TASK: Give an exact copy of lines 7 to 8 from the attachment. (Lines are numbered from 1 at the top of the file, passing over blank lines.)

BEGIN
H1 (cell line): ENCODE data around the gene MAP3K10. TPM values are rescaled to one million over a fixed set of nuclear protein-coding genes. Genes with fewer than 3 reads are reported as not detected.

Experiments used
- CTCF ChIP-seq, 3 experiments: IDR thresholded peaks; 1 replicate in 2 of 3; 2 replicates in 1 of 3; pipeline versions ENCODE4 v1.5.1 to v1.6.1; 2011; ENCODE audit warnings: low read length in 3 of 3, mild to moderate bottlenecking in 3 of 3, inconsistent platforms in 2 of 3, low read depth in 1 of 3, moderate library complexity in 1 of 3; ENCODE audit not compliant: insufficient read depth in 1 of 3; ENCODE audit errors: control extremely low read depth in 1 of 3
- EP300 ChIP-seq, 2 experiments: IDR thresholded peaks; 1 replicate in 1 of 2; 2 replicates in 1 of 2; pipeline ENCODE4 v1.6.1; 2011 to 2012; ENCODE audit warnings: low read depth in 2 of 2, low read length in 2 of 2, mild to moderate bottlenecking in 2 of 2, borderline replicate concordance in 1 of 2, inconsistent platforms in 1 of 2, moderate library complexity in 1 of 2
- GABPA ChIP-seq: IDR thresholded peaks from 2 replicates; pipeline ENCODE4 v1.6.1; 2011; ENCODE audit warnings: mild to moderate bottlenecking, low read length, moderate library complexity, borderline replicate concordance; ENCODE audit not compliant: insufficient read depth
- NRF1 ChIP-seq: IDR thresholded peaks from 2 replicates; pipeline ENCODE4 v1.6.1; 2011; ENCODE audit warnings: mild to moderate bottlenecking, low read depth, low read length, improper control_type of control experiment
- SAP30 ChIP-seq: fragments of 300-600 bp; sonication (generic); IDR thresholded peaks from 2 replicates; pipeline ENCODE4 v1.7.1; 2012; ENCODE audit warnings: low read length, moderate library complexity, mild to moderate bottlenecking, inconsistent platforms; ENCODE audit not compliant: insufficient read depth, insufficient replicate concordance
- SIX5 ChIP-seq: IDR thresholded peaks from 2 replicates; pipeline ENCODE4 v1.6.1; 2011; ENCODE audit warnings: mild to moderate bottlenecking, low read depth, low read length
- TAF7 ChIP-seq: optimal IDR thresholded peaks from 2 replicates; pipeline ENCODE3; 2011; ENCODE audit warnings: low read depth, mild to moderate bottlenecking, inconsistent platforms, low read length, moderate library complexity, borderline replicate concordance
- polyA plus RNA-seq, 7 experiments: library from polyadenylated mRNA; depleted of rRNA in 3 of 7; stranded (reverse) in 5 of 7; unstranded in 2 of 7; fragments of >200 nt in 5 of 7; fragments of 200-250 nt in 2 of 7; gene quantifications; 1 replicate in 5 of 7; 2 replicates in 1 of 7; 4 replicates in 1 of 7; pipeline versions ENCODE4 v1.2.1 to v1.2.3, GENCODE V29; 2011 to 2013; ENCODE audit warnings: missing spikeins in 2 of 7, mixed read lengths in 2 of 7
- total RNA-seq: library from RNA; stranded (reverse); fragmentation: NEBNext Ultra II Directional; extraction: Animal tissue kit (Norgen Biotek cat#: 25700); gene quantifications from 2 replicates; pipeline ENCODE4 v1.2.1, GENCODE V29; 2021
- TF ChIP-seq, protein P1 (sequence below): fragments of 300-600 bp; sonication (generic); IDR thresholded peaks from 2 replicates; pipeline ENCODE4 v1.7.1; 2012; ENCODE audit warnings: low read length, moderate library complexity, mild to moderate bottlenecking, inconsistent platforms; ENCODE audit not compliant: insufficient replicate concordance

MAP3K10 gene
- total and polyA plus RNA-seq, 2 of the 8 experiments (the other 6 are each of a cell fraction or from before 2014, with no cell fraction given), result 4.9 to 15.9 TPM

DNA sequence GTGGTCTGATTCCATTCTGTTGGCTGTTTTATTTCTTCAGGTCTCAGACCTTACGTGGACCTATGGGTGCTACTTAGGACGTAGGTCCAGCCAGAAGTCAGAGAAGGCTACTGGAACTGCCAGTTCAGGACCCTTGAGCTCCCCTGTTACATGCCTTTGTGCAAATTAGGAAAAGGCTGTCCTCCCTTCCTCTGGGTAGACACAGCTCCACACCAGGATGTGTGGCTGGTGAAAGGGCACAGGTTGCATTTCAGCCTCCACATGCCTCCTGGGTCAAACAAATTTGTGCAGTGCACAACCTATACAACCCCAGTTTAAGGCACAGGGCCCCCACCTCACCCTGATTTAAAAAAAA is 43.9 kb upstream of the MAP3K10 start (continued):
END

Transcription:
- SAP30 ChIP-seq: fragments of 300-600 bp; sonication (generic); IDR thresholded peaks from 2 replicates; pipeline ENCODE4 v1.7.1; 2012; ENCODE audit warnings: low read length, moderate library complexity, mild to moderate bottlenecking, inconsistent platforms; ENCODE audit not compliant: insufficient read depth, insufficient replicate concordance
- SIX5 ChIP-seq: IDR thresholded peaks from 2 replicates; pipeline ENCODE4 v1.6.1; 2011; ENCODE audit warnings: mild to moderate bottlenecking, low read depth, low read length